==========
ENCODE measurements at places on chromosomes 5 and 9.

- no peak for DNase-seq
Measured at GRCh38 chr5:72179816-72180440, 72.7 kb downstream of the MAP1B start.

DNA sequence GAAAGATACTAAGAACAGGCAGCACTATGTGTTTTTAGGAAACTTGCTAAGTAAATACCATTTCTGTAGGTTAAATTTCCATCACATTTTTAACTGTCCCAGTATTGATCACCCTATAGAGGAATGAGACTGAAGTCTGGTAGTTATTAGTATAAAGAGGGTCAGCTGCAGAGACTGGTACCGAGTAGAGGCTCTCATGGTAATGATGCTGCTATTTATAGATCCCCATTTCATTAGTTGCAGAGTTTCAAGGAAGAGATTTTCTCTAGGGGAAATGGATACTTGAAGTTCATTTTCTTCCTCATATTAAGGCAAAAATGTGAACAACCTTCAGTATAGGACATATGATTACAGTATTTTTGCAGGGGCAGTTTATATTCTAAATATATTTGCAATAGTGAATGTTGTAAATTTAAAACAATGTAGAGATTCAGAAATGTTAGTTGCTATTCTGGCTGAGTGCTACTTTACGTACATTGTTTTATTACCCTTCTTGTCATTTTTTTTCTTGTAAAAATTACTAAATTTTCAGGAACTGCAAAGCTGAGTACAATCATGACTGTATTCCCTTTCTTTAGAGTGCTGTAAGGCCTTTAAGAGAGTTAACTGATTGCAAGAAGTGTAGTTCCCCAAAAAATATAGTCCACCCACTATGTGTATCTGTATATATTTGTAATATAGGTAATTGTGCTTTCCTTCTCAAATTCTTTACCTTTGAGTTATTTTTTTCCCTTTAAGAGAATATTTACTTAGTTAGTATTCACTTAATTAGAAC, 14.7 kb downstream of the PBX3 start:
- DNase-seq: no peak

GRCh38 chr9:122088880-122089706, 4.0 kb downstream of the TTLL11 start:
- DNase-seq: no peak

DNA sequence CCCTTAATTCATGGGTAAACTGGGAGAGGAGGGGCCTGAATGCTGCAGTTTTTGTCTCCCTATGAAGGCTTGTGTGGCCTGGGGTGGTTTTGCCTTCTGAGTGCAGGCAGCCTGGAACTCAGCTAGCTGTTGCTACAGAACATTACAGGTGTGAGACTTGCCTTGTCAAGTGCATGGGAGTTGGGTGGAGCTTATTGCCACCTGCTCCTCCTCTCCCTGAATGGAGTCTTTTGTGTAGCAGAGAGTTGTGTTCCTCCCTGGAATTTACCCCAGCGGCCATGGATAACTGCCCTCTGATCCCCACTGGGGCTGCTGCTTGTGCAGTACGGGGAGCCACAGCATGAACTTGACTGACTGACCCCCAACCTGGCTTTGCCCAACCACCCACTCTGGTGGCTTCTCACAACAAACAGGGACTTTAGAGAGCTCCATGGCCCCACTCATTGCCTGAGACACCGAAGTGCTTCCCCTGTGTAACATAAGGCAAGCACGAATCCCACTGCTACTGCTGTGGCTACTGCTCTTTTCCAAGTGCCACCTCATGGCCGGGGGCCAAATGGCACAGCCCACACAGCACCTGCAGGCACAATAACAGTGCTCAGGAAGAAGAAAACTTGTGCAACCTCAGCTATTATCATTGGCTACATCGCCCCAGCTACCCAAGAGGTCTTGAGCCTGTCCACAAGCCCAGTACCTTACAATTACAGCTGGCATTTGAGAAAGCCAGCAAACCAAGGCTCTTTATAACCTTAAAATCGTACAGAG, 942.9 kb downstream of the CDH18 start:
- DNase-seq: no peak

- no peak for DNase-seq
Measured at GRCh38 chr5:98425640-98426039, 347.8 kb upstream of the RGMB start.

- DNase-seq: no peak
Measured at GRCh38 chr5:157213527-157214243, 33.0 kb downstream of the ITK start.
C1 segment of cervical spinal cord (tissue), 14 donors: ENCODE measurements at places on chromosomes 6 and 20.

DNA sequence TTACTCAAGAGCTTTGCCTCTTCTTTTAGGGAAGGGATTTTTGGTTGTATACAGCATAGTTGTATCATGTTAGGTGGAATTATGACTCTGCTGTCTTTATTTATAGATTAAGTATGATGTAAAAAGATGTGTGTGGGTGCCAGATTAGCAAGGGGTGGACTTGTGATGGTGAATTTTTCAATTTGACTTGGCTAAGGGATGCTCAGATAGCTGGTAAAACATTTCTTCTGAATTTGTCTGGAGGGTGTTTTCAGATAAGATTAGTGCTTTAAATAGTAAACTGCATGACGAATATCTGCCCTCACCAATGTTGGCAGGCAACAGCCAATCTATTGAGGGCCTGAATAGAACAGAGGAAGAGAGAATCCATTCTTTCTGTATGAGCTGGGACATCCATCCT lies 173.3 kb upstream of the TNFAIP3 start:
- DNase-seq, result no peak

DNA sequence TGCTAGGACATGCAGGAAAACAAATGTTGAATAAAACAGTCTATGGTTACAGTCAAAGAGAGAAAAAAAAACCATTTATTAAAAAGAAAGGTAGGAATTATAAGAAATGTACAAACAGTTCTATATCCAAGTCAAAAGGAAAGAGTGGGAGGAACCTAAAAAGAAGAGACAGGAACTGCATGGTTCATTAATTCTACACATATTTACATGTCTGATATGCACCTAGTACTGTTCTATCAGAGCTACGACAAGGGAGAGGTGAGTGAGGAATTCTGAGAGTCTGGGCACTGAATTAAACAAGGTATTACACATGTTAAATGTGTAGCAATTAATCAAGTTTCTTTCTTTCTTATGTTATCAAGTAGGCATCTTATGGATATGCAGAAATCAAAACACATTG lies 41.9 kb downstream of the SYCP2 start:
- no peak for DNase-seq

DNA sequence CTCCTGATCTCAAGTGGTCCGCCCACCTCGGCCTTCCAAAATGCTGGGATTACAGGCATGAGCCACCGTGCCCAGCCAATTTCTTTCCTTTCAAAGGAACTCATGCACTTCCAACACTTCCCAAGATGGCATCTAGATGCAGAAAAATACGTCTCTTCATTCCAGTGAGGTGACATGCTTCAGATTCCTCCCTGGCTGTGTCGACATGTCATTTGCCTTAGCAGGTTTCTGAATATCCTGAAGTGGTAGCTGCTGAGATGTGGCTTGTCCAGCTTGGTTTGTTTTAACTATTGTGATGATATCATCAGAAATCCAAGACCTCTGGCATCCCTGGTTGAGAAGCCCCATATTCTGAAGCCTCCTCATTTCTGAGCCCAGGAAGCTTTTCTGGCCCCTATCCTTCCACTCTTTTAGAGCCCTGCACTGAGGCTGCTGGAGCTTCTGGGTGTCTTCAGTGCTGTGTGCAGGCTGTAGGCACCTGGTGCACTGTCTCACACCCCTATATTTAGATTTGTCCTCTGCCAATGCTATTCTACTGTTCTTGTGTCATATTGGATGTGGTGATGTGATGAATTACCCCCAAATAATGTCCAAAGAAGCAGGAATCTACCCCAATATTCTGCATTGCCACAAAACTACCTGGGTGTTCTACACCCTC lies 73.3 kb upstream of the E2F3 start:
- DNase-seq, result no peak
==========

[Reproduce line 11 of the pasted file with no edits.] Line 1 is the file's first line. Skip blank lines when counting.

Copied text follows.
Measured at GRCh38 chr5:98425640-98426039, 347.8 kb upstream of the RGMB start.